Alpacas have been domesticated for about 6,000 years. The Moche people of Peru have been using alpacas in their art for thousands of years. There are no known wild alpacas; all breeds are domesticated.
Alpacas are too small to be used as pack animals (like their relatives, the llama and camel). They are primarily bred for their soft fiber (fur) and their meat. The Andean inhabitants used to consider alpaca meat a rare delicacy.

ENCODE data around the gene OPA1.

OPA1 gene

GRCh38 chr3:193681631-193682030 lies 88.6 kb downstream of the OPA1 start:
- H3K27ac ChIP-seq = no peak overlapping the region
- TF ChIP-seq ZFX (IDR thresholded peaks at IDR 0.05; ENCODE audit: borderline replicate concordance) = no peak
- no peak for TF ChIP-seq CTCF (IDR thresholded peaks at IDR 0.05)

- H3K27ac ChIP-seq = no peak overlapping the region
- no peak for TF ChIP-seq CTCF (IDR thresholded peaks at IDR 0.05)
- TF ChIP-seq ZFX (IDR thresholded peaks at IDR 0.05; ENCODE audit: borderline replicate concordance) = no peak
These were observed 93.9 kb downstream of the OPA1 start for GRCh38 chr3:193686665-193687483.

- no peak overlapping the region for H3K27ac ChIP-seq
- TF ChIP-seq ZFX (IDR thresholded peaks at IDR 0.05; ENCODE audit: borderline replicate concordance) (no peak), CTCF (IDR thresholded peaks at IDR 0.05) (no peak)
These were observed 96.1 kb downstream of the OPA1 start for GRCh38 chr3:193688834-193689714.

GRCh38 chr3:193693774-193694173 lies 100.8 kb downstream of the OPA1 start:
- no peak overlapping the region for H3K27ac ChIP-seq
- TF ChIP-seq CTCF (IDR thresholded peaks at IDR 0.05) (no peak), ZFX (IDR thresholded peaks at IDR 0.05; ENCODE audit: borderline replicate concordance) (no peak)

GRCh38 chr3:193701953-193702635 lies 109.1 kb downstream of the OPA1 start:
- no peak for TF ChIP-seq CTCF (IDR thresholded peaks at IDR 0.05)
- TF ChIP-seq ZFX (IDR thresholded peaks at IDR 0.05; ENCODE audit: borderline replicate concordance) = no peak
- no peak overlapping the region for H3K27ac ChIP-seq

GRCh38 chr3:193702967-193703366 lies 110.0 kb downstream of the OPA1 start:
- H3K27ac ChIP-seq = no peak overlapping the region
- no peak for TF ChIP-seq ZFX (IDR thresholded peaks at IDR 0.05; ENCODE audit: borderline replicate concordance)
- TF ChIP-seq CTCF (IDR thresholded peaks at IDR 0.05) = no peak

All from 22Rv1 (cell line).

Alpacas are social herd animals. They live in large groups, usually led by an alpha male. These large groups have been used as “guard llamas” for herds of sheep. They make a loud, high-pitched noise when an intruder (wold, coyote, etc) is near. The alpacas will attack using their front feet and spit at the intruder.